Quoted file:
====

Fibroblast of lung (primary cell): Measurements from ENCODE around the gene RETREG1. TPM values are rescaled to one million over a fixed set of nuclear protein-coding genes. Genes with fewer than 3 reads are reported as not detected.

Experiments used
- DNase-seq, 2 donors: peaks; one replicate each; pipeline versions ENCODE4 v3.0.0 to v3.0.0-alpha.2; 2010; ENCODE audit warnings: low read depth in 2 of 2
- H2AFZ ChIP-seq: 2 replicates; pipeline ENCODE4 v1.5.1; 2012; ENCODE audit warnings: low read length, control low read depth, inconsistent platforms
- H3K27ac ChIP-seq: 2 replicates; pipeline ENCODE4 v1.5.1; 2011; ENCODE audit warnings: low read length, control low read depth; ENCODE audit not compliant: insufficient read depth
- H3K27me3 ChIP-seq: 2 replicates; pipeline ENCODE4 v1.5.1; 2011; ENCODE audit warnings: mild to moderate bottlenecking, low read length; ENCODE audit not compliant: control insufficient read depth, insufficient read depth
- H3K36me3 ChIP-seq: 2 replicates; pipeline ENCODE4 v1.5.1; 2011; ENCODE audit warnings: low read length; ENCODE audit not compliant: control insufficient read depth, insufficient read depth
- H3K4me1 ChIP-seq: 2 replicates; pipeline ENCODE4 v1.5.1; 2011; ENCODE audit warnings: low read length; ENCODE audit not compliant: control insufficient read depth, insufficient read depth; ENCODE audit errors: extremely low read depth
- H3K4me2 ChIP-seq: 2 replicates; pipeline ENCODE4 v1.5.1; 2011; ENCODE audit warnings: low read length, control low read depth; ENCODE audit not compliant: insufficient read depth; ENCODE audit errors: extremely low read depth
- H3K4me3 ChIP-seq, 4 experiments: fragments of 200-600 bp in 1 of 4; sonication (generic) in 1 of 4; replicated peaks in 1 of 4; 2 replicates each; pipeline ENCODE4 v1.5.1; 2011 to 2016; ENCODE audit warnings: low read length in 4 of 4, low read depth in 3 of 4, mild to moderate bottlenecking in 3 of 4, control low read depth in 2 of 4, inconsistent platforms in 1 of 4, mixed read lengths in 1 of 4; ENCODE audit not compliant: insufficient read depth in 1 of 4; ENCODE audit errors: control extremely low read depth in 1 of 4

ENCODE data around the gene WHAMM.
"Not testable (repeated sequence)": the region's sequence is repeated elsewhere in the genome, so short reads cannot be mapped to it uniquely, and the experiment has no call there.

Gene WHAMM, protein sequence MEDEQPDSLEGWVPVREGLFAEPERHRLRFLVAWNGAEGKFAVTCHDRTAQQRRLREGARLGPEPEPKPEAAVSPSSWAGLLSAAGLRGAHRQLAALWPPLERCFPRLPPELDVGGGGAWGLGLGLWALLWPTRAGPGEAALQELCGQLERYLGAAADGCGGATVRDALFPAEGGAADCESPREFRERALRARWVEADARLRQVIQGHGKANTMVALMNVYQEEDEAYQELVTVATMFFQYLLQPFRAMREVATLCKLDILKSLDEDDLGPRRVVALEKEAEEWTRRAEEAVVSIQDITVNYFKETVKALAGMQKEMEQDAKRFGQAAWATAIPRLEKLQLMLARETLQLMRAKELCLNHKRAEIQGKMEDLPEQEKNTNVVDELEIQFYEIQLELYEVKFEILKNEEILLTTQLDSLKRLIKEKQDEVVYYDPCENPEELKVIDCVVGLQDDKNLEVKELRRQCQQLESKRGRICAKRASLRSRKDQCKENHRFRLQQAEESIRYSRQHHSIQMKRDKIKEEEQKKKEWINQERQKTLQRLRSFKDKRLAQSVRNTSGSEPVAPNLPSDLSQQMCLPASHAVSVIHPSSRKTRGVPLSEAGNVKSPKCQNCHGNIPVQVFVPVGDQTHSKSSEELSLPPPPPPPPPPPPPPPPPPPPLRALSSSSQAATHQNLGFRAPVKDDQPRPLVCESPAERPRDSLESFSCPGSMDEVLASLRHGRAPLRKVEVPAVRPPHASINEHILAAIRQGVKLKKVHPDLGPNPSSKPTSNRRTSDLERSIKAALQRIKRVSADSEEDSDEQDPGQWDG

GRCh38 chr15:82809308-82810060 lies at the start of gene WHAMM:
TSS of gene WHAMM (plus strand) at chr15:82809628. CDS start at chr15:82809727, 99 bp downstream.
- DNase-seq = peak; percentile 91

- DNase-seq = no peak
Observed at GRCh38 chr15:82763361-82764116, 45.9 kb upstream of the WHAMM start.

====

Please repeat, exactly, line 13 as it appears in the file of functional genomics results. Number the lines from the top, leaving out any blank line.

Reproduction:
Gene WHAMM, protein sequence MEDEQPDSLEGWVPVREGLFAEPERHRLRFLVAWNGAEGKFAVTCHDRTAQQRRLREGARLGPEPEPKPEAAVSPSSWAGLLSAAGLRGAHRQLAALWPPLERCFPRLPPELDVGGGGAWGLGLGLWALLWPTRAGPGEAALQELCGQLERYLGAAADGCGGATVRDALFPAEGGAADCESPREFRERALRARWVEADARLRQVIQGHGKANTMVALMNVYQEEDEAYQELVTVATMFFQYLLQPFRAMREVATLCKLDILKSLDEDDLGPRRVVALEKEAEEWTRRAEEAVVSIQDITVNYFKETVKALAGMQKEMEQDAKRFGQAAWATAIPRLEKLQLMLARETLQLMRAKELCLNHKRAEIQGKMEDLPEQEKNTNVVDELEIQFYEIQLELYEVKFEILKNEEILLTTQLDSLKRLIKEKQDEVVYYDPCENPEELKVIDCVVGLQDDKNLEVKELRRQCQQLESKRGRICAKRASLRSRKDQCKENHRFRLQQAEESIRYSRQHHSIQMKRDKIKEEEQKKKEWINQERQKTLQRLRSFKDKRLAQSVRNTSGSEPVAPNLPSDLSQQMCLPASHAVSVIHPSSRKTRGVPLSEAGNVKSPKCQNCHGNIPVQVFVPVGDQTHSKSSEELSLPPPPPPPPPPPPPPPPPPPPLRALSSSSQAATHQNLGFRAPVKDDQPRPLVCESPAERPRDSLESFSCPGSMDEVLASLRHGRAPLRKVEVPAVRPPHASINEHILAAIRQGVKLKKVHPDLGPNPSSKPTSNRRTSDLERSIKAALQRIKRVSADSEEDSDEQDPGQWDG